Landmarks and Wineculture Details
Niersteiner Glöck: The oldest vineyard site of Germany
Landmarks of German Wine Culture: Rheinhessen
A historic charter proves that the vineyard "Niersteiner Glöck" is Germany's oldest named vineyard site. It was gifted in 742 by the Diocese of Würzburg to the Carolingian ruler Majordomo Karlmann, uncle of Charlemagne.
The gift was the parish of Saint Mary's Church in Nierstein which included this small vineyard, the "Glöck", so named from either the chiming of the church bells or because the bell-ringer was paid with wine from that vineyard. This is yet to be established but the fact remains that the bishop of Würzburg henceforth had to be paid the tithe, and that remained the case for many centuries. Today, the church adjoining the vineyard is named Saint Kilian's Church, the successor of the former Saint Mary's Church.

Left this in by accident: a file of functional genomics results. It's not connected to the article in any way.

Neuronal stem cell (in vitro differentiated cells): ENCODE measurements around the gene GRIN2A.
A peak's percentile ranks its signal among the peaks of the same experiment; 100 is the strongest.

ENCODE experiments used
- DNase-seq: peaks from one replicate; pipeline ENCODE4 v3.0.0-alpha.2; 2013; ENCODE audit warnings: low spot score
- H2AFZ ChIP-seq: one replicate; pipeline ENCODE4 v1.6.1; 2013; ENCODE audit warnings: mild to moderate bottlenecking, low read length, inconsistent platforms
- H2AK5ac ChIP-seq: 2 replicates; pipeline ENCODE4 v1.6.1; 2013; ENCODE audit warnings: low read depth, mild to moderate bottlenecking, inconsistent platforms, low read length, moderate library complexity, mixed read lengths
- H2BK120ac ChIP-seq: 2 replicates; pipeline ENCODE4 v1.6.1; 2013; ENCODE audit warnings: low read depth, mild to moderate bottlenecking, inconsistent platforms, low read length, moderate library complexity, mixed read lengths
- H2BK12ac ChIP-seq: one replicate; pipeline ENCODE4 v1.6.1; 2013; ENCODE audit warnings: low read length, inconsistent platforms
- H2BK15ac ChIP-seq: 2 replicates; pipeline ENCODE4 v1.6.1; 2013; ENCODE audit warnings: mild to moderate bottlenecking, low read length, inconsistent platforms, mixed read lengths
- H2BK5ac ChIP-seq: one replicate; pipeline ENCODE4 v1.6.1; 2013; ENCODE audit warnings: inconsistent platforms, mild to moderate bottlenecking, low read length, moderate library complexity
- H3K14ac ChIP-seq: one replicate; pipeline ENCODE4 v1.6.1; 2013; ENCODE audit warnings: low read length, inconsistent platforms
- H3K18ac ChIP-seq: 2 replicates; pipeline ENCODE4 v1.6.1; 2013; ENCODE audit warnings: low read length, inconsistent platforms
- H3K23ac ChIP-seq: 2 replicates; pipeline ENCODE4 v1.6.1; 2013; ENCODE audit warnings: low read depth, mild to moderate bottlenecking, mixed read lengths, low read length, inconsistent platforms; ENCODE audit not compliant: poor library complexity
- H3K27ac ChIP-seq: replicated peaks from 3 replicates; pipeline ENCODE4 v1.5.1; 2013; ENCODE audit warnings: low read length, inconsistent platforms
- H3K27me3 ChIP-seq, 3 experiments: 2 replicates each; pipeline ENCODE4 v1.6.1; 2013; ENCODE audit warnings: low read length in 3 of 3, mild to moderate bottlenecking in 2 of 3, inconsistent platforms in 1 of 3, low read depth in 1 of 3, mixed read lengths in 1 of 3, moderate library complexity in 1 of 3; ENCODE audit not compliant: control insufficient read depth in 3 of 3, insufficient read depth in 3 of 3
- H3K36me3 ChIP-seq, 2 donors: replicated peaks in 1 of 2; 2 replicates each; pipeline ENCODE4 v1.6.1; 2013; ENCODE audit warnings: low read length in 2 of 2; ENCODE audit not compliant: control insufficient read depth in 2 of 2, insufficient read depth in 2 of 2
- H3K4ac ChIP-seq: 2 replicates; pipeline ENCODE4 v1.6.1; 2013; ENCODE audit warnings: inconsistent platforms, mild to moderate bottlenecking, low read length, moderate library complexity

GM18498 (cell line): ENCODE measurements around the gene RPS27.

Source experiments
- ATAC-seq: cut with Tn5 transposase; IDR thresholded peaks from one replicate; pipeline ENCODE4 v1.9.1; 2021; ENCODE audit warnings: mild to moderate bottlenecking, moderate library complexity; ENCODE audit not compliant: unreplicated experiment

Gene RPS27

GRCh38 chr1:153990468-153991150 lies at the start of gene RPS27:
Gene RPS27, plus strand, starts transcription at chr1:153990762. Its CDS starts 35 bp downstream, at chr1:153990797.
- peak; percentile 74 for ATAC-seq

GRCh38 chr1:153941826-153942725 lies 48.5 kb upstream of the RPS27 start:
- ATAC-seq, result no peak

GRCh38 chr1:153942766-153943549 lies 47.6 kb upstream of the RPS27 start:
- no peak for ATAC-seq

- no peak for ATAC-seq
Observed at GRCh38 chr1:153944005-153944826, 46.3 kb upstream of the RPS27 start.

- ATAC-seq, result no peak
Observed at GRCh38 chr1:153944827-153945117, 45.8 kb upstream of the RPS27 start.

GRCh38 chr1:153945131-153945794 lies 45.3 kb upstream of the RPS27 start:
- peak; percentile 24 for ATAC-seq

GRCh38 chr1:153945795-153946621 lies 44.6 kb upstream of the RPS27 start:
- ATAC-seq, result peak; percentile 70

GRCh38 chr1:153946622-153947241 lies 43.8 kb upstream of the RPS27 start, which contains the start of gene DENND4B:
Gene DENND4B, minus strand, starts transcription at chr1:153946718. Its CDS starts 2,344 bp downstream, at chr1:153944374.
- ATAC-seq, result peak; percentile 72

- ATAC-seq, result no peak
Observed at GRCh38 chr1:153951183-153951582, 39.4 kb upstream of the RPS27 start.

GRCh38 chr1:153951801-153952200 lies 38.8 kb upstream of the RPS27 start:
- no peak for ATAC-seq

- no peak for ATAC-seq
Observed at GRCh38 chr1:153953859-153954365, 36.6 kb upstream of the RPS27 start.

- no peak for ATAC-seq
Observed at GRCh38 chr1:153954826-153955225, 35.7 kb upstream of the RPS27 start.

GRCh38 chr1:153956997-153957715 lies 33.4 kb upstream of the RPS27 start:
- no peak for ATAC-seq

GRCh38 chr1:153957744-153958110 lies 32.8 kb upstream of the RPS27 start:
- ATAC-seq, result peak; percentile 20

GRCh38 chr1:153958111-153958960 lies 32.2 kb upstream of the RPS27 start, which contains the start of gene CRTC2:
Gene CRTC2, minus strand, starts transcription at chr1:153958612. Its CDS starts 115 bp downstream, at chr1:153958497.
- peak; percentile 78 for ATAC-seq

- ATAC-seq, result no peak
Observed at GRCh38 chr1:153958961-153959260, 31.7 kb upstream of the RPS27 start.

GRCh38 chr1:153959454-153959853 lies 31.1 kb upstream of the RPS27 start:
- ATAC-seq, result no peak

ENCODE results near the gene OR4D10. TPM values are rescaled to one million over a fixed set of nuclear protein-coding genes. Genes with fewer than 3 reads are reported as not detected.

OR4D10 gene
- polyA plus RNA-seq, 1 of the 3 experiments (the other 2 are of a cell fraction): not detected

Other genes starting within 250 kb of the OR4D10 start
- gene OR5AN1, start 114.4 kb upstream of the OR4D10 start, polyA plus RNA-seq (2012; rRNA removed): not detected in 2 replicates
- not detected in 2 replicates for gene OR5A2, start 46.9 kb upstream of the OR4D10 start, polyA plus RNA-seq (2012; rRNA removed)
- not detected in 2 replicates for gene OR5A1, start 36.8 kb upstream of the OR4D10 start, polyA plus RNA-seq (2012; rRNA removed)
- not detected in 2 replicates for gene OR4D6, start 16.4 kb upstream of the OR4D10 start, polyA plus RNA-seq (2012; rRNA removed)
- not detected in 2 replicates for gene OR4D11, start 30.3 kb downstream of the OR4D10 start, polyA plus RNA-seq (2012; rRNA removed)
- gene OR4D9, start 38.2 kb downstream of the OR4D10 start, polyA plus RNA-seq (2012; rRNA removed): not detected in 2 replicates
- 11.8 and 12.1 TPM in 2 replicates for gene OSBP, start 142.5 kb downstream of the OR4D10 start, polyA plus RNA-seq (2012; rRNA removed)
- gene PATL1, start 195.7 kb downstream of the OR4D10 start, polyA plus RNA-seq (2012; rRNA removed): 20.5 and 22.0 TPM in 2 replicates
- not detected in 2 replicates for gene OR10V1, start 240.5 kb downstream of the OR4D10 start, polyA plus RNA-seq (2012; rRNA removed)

Today, the "Glöck", which is only 2,1 hectares big, is owned by the Staatliche Weinbaudomäne Oppenheim and is classified as a 'Großes Gewächs Rheinhessen', similar to a Grand Cru. The small but fine hillside is mainly cultivated with Riesling and Gewürztraminer grapes. The wines are marked by their balance of fruitiness and minerality, they grow on a mixture of clay and loess situated above the leftbank of the Rhine.
The river creates a special climate together with the 20 percent gradient of the slope and a centuries old stone wall which completely surrounds the vineyard. In the Middle Ages, monks built walls like this one around their vineyards in order to protect them from cold winds and provide a special micro-climate for the grapevines.
The premium wines from the Glöck as well as many others from the area can be tasted and bought at the Staatliche Weinbaudomäne in Oppenheim.